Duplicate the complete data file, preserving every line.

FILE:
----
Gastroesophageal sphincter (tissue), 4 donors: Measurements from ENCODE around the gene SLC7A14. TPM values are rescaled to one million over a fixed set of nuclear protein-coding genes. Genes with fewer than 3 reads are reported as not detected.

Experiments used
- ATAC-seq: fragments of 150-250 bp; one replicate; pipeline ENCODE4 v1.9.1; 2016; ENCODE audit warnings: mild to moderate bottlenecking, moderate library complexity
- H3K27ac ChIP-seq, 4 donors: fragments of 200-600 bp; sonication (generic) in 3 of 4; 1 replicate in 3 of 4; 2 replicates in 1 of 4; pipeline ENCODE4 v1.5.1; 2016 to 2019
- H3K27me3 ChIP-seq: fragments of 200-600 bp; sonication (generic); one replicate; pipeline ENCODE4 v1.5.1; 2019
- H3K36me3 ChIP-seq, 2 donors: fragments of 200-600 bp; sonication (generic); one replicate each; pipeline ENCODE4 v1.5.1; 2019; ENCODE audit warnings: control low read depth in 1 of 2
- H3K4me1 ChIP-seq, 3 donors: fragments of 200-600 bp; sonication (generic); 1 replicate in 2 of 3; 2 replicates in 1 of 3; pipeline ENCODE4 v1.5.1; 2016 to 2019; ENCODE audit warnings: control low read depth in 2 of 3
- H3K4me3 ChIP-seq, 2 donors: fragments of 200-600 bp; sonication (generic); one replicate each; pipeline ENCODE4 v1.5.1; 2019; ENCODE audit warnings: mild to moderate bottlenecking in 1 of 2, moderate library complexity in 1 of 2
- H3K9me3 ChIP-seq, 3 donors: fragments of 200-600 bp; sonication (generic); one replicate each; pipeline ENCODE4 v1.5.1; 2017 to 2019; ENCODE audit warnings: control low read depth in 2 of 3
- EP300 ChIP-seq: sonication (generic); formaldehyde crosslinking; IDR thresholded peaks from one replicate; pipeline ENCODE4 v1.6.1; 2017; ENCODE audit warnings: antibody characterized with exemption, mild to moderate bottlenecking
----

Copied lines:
Gastroesophageal sphincter (tissue), 4 donors: Measurements from ENCODE around the gene SLC7A14. TPM values are rescaled to one million over a fixed set of nuclear protein-coding genes. Genes with fewer than 3 reads are reported as not detected.

Experiments used
- ATAC-seq: fragments of 150-250 bp; one replicate; pipeline ENCODE4 v1.9.1; 2016; ENCODE audit warnings: mild to moderate bottlenecking, moderate library complexity
- H3K27ac ChIP-seq, 4 donors: fragments of 200-600 bp; sonication (generic) in 3 of 4; 1 replicate in 3 of 4; 2 replicates in 1 of 4; pipeline ENCODE4 v1.5.1; 2016 to 2019
- H3K27me3 ChIP-seq: fragments of 200-600 bp; sonication (generic); one replicate; pipeline ENCODE4 v1.5.1; 2019
- H3K36me3 ChIP-seq, 2 donors: fragments of 200-600 bp; sonication (generic); one replicate each; pipeline ENCODE4 v1.5.1; 2019; ENCODE audit warnings: control low read depth in 1 of 2
- H3K4me1 ChIP-seq, 3 donors: fragments of 200-600 bp; sonication (generic); 1 replicate in 2 of 3; 2 replicates in 1 of 3; pipeline ENCODE4 v1.5.1; 2016 to 2019; ENCODE audit warnings: control low read depth in 2 of 3
- H3K4me3 ChIP-seq, 2 donors: fragments of 200-600 bp; sonication (generic); one replicate each; pipeline ENCODE4 v1.5.1; 2019; ENCODE audit warnings: mild to moderate bottlenecking in 1 of 2, moderate library complexity in 1 of 2
- H3K9me3 ChIP-seq, 3 donors: fragments of 200-600 bp; sonication (generic); one replicate each; pipeline ENCODE4 v1.5.1; 2017 to 2019; ENCODE audit warnings: control low read depth in 2 of 3
- EP300 ChIP-seq: sonication (generic); formaldehyde crosslinking; IDR thresholded peaks from one replicate; pipeline ENCODE4 v1.6.1; 2017; ENCODE audit warnings: antibody characterized with exemption, mild to moderate bottlenecking